Sunday, April 19, 2015

NEAF 2015

Location:  Rockland Community College, Suffern, NY

Date Time:  April 18, 2015 0930-1745hrs

Weather:  Sunny, clear, 28C and no wind.

Attendance:  Hundreds of people.

Highlights:  In the talks the main theme seemed to be that the new human lift spacecraft, Orion, is undergoing its final testing and will be ready soon to launch humans into space.  This is huge news because as of right now the US has no way to send humans to space.  The US and Canada rely on the Russian Soyuz program to send our astronauts up to the International Space Station four times per year.

An interesting side note...the Orion rocket system has an escape option for the astronauts, where the Shuttles did not. It also has much more powerful rockets which will allow it to escape Earths gravity and they have just recently, successfully tested its new heat shields.

Dr Ken Kremer gave a very interesting talk on Orion and answered many interesting questions from the public.  William Gerstenmaier, NASA associate Administrator for Human Space flight gave a very informative and entertaining speech titled, "The Need for Human Exploration".

NASA plans to first test Orion, unmanned in Earth orbit, then send it around the Moon unmanned.  After that its going to send humans around the Moon, then NASA is going to set its sights Mars.  Gerstenmaier said that even though there are serious concerns that need to be addressed, there is nothing stopping us from sending humans to Mars.  One of the biggest concerns is for peoples health without gravity...bone density decreases.  The only medicine known at this time is excersise.  Also, space radiation is also a concern, but can be addressed with proper shielding.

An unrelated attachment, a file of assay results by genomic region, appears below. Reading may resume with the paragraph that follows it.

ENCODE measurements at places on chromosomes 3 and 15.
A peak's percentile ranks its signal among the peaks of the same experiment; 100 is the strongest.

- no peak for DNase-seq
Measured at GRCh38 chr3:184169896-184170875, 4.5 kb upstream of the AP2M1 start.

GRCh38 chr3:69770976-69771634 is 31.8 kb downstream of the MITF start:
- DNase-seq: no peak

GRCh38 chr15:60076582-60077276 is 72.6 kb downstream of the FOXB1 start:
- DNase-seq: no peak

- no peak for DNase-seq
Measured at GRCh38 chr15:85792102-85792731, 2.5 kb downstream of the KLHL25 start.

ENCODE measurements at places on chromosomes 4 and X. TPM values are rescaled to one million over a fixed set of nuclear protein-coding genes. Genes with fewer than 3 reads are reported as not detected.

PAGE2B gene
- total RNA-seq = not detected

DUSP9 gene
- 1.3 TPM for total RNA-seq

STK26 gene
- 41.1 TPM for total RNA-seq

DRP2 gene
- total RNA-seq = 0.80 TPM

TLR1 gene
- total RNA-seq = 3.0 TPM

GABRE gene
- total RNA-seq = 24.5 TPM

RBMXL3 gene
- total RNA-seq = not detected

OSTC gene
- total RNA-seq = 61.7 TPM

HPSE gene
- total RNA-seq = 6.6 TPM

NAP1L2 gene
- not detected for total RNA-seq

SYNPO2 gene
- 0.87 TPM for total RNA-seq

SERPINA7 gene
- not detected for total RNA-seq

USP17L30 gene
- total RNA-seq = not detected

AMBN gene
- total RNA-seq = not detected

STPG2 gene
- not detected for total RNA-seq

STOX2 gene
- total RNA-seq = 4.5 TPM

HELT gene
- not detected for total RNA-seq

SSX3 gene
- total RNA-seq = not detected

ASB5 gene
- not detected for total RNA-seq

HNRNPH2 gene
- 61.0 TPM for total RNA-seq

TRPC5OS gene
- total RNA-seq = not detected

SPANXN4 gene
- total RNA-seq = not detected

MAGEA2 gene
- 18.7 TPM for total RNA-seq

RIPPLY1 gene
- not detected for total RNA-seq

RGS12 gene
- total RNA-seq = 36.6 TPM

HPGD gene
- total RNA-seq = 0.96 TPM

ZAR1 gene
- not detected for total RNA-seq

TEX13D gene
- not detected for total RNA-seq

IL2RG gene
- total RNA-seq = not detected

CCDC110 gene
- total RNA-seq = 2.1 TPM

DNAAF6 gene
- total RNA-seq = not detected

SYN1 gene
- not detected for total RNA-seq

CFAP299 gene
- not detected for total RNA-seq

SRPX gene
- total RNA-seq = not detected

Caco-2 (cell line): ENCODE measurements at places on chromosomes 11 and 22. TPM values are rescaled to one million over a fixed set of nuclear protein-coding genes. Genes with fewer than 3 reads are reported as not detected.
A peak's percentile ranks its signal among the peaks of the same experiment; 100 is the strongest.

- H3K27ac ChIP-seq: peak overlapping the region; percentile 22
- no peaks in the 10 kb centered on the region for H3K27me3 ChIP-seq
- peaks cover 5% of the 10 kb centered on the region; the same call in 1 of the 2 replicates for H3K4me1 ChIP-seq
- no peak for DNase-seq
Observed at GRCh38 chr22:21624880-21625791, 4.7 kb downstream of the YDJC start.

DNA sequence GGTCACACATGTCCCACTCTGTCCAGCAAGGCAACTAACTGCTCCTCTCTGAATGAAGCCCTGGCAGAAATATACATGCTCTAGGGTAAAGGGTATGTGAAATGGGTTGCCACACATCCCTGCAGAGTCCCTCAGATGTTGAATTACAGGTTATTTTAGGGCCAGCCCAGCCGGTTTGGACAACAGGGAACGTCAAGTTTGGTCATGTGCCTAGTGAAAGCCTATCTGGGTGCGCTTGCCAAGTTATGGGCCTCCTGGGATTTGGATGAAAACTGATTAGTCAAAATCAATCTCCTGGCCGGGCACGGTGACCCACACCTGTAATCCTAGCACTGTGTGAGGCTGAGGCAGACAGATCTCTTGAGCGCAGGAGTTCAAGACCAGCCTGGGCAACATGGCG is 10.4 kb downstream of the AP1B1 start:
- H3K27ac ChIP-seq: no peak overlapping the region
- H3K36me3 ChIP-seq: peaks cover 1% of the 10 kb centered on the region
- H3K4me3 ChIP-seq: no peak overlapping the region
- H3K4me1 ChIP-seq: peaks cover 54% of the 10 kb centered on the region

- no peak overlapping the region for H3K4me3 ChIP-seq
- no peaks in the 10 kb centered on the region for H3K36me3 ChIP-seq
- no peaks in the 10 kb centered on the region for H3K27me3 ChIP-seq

NASAs' Asteroid Redirect Mission is the most exciting thing in the works right now, in my opinion.  The plan is to send robotic spacecraft to an asteroid and either capture an entire asteroid, or, touch down on a very large one and remove a huge boulder.  Then the spacecraft will return the object to a Moon orbit where it will stay.  There the Orion shuttle will send astronauts to land on, collect samples then return to Earth for further study.

One ongoing theme amongst the people giving talks was their admiration for amature astronomers and the desire to have them work closer with professionals.  Also, Gerstenmaier and Dr Kremer both said that they hope amateur astronomers can help promote NASA so it can gain enough support to help pay for more exploration type missions.

Matt Penn, Associate Astronomer from National Solar Observatory at Kitt Peak gave a great talk about the upcoming solar eclipse that will traverse across the continental US on Aug 21, 2017.  There is a citizen science project called The Citizen CATE Experiment which seeks 61 amature astronomers on the eclipse path on eclipse day to image this event with the exact same equipment.  If successful, this will yield some never before seen data of the Sun's corona!

Christopher Go, 'Renowned Astro Imager', who discovered Jupiters' "Red Spot Jr." in Feb of 2006 gave a very informative talk on astroimaging.

J. Kelly Beatty, Senior Editor for Sky & Telescope Magazine gave a very informative update on the New Horizons mission, which included a new color photo from the spacecraft.  It showed that Pluto has a kind of orange-reddish hue with its largest moon Charon, being a different, darker shade.  In other words, it appears that these two worlds are different colors!  Stay tuned!  We will see much more in the next few months coming up to the fly-by in July!
First color image of Pluto and Charon taken from New Horizons website

One hour per inch diameter ginding plus one hour per inch diameter polishing.  So, sixteen hours to finish an eight inch mirror.

Solar Observing.

Discovery Plate for Pluto.

Clyde W. Tombaugh, discovered Pluto on Feb 8, 1930.

Image of the Northern Lights as seen from the International Space Station,

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